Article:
Cabaret singer, author, activist, Greta Crumb died at her home on Wednesday. She was 92.
Born Hansen Crumb, he spent his childhood backstage at the Ziegfeld Follies where his mother was a dancer and later a choreographer. At a young age, he decided he wanted to be a Ziegfeld Girl himself one day. He became assistant choreographer in his teens.
He was 21 when the Follies closed and he was, in his own words, “tossed out of the cloistered world of the Follies and into the real world where there was little tolerance for a man in a dress, even a gorgeous man in a dress, which I certainly was.” He decided to live his life as Greta and gained some notoriety as a cabaret singer. At the outbreak of WWII, almost nobody knew Greta Crumb had been born a man or who Hansen Crumb was. But it was Hansen, not Greta, who was drafted. Hansen was rejected for service due to “homosexual proclivities.”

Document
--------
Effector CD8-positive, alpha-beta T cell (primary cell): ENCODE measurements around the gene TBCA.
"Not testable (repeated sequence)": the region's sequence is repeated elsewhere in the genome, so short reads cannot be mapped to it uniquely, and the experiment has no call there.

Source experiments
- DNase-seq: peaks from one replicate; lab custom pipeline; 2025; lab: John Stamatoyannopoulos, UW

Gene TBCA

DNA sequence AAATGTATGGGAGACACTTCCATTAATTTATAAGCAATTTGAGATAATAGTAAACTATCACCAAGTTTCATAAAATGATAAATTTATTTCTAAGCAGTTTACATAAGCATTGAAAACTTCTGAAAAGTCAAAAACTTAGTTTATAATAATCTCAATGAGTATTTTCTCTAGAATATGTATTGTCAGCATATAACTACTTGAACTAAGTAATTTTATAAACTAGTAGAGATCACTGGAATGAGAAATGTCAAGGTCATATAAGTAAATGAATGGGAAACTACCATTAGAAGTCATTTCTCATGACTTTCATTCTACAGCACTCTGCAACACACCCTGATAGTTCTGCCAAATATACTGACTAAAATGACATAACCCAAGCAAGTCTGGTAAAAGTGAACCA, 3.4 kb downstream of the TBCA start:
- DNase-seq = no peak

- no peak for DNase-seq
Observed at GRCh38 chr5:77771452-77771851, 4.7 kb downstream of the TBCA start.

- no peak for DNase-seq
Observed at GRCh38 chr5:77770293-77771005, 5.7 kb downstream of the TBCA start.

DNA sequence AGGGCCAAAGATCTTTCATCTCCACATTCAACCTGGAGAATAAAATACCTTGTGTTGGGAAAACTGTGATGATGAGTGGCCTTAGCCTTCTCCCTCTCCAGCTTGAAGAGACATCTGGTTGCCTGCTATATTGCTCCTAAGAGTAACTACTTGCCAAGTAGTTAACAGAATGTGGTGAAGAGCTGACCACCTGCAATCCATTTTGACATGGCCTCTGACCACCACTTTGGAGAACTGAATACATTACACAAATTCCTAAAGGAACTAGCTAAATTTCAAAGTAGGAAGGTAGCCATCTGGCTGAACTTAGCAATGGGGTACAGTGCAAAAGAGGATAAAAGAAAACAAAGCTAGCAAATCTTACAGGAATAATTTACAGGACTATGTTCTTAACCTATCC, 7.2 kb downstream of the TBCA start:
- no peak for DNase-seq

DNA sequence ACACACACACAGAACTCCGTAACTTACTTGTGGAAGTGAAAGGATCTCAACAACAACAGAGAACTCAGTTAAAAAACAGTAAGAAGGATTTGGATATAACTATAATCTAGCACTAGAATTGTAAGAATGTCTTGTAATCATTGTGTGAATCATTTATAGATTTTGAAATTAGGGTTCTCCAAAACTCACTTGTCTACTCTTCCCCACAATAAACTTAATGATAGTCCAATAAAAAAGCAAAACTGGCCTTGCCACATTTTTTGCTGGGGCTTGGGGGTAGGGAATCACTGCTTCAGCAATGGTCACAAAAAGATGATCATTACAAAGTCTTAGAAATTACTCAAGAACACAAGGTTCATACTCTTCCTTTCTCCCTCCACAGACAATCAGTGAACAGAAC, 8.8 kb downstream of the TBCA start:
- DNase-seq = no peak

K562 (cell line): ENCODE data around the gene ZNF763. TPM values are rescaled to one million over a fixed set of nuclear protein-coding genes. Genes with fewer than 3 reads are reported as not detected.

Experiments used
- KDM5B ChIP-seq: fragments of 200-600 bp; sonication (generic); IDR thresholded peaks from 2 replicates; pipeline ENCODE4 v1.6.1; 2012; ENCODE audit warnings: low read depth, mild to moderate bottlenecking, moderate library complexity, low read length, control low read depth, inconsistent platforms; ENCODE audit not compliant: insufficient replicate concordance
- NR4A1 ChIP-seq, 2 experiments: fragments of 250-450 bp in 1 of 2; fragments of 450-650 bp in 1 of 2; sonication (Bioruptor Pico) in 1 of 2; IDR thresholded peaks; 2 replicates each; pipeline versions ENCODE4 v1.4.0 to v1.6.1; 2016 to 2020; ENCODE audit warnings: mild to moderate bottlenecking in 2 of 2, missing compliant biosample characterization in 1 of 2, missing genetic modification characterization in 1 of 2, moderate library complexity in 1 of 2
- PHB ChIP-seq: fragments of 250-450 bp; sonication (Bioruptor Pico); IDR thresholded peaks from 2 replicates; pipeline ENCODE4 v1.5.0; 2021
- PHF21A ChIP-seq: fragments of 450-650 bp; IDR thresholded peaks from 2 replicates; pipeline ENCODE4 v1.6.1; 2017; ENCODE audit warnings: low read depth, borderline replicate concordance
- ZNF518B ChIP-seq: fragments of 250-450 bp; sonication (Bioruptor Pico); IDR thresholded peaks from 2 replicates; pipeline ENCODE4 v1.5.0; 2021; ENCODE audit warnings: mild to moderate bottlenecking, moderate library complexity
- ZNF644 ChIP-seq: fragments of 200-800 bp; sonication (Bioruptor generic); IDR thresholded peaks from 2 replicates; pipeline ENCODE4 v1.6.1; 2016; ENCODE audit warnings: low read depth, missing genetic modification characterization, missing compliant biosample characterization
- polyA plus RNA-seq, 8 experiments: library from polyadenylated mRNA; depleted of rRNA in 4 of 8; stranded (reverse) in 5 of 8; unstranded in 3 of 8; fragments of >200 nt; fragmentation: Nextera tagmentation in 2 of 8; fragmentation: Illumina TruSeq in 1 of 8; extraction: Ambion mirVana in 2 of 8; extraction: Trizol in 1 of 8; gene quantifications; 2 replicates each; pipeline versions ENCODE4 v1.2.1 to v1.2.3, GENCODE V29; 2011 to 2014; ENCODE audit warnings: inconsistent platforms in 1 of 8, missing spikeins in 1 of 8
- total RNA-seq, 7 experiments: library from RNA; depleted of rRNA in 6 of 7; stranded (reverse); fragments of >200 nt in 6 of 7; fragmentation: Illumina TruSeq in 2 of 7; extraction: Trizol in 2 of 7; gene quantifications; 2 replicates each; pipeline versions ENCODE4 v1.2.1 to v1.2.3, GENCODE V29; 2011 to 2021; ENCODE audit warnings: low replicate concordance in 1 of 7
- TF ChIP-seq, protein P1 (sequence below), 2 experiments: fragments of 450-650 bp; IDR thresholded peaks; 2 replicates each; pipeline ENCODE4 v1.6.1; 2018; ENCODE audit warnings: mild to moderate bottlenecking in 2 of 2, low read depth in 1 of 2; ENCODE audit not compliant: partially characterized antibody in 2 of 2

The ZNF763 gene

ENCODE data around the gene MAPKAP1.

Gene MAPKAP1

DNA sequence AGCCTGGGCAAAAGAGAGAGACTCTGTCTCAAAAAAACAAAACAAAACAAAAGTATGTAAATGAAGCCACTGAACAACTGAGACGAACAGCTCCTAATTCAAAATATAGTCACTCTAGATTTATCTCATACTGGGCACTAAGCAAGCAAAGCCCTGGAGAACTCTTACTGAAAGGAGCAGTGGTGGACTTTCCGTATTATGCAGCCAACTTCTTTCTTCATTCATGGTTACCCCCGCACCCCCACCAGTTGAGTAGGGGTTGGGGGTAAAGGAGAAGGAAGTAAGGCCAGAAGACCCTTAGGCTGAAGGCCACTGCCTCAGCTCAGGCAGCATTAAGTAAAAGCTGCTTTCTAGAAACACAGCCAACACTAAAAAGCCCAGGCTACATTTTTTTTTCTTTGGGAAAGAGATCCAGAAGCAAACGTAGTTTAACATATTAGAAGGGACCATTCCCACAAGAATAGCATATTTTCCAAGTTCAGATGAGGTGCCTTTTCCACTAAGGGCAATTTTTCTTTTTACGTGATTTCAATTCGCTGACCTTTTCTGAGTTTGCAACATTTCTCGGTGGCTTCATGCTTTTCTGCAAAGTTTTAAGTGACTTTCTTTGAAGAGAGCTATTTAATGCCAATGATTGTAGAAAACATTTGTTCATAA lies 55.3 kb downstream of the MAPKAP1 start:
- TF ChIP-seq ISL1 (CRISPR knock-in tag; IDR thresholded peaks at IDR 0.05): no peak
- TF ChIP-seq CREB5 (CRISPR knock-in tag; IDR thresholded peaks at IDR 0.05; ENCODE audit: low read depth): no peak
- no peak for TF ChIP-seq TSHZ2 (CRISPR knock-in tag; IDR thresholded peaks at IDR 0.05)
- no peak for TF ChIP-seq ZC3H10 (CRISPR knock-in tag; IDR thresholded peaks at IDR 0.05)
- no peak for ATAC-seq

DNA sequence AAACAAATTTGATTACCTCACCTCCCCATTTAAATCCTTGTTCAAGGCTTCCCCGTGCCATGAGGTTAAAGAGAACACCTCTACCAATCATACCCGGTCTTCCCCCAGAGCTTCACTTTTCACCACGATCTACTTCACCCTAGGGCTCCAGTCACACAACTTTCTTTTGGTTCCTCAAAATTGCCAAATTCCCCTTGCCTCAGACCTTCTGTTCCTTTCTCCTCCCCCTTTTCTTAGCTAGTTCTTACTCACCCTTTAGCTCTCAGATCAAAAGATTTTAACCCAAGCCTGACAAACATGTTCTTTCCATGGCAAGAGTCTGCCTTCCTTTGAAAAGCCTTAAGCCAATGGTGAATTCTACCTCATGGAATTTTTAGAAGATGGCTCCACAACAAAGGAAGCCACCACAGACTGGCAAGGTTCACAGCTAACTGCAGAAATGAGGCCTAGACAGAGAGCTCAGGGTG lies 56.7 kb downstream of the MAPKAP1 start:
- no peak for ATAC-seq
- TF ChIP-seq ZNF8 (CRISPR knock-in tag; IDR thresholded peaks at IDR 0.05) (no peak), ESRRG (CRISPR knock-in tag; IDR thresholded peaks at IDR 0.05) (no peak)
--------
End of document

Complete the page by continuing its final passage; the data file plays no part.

“I explained that I wasn’t a homosexual,” Greta wrote in her 1969 memoir, “but they couldn’t see past the high heels.” Crumb lived as Hansen during the war, serving as a Red Cross ambulance driver. For more than a decade following the war, Greta writes, she was “lost in the wilderness, sometimes living as a man, sometimes as a woman.” In 1957, Greta decided she would not only live the rest of her life as a woman, but would fight for the freedom to do so. Her memoir, People in Candy Houses, was an underground success and received enough mainstream attention that she became a regular talk show guest, though she refused to play the role of an oddity. “If my talent and charm wasn’t enough to get me booked I didn’t want anything to do with it.”
Greta is survived by her wife of 40 years, Iona Crumb, 81.